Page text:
A Tragic Pi Phi Loss Helps Establish National Safety Standards

This post is courtesy of Historian Fran Becque as part of her continuing series on Pi Phi heritage.

Pi Beta Phi’s 40th Biennial Convention at the Huntington Sheraton Hotel in Pasadena, California, was the largest one to that date and took place June 24-30, 1956. The final banquet was held on Friday evening and afterwards, many attendees began preparing to return home since some had early flights on Saturday morning.

Janice Haas, Missouri Gamma, was president of her chapter at Drury College. She lived in Springfield, Missouri, where Drury is located. Marie Wilson Klemp, Colorado Alpha, was the mother of a young child, and was serving as President of the Kansas City, Missouri, Alumnae Club. Lois Klein Brock, Colorado Beta, was the delegate for the Arlington-Alexandria, Virginia Alumnae Club. She lived in Falls Church, Virginia. The three boarded a TWA flight for Kansas City. Sally Laughlin, Pennsylvania Epsilon, served as her chapter’s delegate and was from McKeesport, Pennsylvania. She boarded a United flight to Chicago. None of the four would make it home.

Photo courtesy of National Park Service
Photo courtesy of National Park Service

The two planes, a United Airlines Douglas DC-7 and a TWA Lockheed Super Constellation, took off from Los Angeles within minutes of each other. The TWA pilot requested to fly above the clouds and the planes were cruising at the same altitude — 21,000 feet. At about 10 a.m., each pilot reported that they would be crossing over the Grand Canyon at the same position at 10:31 a.m. Unfortunately, they did not report this fact to the same station, so that the pilots were not made aware of each other’s presence.

The planes crashed over the Grand Canyon that morning. All 128 people, the total of passengers and crew on both planes, were killed.

On July 5, Grand President Marianne Reid Wild sent a letter to officers, chapters and alumnae clubs telling them of the tragic loss of the four Pi Phis. She asked that each chapter/club’s membership be notified. Her instructions continued, “In loving memory of those whom many Pi Phis had come to know during the Convention, Pi Beta Phi declares a period of official mourning from July 15th to July 25th. In accordance with the Chapter Manual a small strip of black ribbon will be worn under the badge for that period in remembrance.”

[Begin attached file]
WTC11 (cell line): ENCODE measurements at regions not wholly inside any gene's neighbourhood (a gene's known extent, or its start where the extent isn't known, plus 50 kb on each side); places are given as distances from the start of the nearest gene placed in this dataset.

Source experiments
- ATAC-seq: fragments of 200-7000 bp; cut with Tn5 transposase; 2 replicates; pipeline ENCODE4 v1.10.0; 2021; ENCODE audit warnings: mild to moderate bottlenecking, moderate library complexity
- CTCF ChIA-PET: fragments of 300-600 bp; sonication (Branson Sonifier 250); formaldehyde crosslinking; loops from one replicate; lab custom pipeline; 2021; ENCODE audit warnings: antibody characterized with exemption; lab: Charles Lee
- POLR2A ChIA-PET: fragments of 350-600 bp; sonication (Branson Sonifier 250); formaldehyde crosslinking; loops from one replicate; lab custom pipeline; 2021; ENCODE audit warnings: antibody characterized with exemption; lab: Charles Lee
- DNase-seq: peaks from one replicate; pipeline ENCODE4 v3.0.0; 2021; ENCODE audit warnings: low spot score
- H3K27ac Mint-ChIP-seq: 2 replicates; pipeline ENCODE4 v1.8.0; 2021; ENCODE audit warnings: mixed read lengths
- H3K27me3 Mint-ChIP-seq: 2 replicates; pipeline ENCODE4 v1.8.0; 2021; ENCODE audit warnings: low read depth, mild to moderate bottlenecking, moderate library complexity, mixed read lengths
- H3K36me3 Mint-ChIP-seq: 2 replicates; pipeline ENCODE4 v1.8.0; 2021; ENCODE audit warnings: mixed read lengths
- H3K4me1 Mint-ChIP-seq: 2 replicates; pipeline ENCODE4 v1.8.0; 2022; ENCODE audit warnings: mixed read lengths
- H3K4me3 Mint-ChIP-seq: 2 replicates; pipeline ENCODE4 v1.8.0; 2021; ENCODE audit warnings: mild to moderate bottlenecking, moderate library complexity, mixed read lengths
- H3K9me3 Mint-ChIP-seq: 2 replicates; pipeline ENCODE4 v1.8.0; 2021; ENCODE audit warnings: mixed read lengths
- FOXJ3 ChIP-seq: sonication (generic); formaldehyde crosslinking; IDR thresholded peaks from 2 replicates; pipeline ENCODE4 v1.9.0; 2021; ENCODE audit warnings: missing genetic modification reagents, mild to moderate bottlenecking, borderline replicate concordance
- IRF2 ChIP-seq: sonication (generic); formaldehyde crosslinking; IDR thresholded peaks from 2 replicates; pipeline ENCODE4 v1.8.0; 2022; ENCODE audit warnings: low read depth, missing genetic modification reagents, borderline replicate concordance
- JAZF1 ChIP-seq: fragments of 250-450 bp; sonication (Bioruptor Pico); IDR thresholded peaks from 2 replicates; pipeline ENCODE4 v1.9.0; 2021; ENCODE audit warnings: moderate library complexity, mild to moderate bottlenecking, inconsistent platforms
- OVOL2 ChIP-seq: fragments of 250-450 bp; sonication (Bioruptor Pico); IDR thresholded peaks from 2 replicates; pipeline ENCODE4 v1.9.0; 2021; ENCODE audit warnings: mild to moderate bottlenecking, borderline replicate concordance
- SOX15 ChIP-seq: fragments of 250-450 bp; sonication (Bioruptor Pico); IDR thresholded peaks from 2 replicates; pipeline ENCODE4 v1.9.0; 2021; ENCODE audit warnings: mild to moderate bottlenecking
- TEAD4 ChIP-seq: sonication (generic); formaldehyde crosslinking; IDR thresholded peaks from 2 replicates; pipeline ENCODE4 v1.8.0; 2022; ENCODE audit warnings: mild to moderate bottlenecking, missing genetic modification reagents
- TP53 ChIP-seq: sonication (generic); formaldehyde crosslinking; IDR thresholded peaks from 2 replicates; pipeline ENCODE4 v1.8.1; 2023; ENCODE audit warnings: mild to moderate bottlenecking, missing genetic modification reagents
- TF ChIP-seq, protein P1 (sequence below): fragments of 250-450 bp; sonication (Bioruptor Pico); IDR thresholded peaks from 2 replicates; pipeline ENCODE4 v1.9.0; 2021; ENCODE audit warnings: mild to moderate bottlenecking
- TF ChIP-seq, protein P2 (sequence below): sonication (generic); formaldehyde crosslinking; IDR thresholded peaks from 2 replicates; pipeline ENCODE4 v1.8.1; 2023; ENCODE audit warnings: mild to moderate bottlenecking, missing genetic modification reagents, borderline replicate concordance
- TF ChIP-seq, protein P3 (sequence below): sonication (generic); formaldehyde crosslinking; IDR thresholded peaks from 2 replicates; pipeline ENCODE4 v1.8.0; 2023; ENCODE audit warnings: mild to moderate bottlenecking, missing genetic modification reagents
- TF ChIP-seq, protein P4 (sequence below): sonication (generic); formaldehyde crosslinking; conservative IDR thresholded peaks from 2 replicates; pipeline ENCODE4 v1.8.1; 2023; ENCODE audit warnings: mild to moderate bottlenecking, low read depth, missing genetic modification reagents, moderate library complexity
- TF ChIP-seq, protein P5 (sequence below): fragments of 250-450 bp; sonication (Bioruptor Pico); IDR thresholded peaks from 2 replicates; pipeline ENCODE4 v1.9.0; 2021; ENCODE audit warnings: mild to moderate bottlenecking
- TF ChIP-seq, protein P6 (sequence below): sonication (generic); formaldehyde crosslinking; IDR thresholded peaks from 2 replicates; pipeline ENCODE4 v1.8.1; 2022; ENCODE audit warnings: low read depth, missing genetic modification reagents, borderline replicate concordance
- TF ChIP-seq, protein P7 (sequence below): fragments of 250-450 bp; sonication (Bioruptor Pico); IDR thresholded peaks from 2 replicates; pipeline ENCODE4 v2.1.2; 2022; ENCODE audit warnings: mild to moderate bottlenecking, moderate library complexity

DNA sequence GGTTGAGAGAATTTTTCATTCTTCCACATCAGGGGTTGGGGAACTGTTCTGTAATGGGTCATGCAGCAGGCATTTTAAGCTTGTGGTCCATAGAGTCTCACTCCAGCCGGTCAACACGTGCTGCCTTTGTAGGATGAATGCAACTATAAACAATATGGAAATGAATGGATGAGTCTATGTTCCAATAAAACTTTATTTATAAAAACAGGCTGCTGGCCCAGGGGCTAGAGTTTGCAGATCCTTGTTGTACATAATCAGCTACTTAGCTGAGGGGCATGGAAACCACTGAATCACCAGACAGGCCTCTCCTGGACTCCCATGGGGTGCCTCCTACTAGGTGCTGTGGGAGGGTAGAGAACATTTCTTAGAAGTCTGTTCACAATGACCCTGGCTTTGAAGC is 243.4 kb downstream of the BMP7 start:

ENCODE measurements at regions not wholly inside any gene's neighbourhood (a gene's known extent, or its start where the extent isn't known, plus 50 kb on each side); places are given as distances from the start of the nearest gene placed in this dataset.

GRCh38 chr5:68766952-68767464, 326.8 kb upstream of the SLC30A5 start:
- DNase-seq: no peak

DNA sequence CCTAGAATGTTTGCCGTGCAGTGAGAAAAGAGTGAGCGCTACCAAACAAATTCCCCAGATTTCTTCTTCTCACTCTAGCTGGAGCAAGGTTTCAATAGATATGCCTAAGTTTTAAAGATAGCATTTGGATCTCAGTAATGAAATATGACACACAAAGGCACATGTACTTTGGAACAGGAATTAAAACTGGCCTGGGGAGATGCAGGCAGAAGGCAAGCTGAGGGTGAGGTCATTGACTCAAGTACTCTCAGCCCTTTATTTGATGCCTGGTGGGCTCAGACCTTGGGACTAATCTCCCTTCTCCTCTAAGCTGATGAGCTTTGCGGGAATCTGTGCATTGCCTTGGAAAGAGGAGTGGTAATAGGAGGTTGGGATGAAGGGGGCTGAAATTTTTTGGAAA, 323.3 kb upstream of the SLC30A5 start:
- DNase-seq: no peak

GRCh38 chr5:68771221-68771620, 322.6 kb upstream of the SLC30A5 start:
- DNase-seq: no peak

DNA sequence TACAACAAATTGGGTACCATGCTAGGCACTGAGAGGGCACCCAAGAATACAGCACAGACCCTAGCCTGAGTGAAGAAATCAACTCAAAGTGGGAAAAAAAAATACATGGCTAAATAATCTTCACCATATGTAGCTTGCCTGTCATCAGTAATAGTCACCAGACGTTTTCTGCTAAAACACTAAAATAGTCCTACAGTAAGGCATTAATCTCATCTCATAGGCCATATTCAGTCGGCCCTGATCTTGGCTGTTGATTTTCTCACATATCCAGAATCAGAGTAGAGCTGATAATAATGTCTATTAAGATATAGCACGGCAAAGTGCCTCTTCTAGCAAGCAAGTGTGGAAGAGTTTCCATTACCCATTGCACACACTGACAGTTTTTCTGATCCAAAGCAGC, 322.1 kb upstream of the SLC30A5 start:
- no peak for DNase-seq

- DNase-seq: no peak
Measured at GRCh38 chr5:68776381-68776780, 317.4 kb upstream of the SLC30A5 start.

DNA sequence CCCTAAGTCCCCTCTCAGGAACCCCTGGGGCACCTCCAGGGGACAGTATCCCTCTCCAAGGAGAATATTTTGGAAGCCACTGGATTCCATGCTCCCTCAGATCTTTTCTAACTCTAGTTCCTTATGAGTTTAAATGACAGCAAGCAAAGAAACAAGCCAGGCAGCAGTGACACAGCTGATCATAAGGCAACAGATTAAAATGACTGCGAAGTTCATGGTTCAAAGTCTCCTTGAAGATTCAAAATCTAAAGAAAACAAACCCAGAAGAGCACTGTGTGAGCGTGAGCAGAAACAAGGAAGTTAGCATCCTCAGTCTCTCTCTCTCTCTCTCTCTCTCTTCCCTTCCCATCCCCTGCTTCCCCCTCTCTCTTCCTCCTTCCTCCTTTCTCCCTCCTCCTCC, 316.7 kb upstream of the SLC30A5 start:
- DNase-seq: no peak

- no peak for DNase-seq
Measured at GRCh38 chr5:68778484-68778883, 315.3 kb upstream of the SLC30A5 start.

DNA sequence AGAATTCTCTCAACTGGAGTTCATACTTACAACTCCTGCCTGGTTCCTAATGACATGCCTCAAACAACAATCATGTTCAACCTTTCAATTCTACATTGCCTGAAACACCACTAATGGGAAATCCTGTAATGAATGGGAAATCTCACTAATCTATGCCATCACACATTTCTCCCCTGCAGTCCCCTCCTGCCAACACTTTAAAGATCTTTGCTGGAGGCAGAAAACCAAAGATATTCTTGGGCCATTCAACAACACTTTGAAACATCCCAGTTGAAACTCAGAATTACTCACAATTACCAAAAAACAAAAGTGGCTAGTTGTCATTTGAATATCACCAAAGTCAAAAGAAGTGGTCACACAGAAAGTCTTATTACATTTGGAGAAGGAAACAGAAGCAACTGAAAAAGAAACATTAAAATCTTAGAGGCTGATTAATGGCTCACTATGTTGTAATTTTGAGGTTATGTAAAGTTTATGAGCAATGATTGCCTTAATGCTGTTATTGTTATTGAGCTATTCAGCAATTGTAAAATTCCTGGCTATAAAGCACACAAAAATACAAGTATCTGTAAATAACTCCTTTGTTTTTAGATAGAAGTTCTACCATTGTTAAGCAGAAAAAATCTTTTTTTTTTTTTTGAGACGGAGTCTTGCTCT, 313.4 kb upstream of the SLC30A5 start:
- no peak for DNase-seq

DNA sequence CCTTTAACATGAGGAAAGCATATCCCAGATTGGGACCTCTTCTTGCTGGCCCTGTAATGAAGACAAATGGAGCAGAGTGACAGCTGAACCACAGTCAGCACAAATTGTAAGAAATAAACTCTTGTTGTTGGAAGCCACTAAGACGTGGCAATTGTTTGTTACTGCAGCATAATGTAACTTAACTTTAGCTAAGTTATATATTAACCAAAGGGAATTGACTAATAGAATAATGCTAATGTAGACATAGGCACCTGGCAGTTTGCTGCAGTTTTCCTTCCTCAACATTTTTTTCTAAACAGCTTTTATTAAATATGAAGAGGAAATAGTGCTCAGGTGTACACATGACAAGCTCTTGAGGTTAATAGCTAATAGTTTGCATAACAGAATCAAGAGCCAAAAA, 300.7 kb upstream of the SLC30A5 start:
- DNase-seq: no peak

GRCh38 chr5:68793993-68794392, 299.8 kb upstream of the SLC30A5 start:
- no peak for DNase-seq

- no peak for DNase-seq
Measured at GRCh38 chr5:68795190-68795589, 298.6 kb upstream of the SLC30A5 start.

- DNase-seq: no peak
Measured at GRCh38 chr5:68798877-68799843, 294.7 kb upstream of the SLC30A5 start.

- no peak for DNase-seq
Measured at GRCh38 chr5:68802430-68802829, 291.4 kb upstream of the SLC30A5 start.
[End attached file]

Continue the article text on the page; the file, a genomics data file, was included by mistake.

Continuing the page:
Pennsylvania Epsilon’s chapter letter in the Spring 1956 Arrow noted that Sally Laughlin had been elected to Pi Gamma Alpha Fine Arts Honorary. In the Chapter Reports section of the Winter 1956 Arrow, Missouri Gamma reported, “A scholarship fund which is to be made available to any Drury girl, has been established under the auspices of Pi Beta Phi in memory of Janice Traer Haas, Missouri Gamma president.”

At the time, it was the deadliest American plane crash in history. More importantly, it led to the establishment of the Federal Aviation Administration (FAA) to modernize air traffic control so that accidents of that type could be prevented.

Last week, a plaque was dedicated at the overlook above the Grand Canyon accident site making the crash site a national historic landmark. The marker reads: “This tragic site represents a watershed moment in the modernization of America’s airways, leading to the establishment of the Federal Aviation Administration and national standards for aviation safety.”

Leave a Reply

Your email address will not be published. Required fields are marked *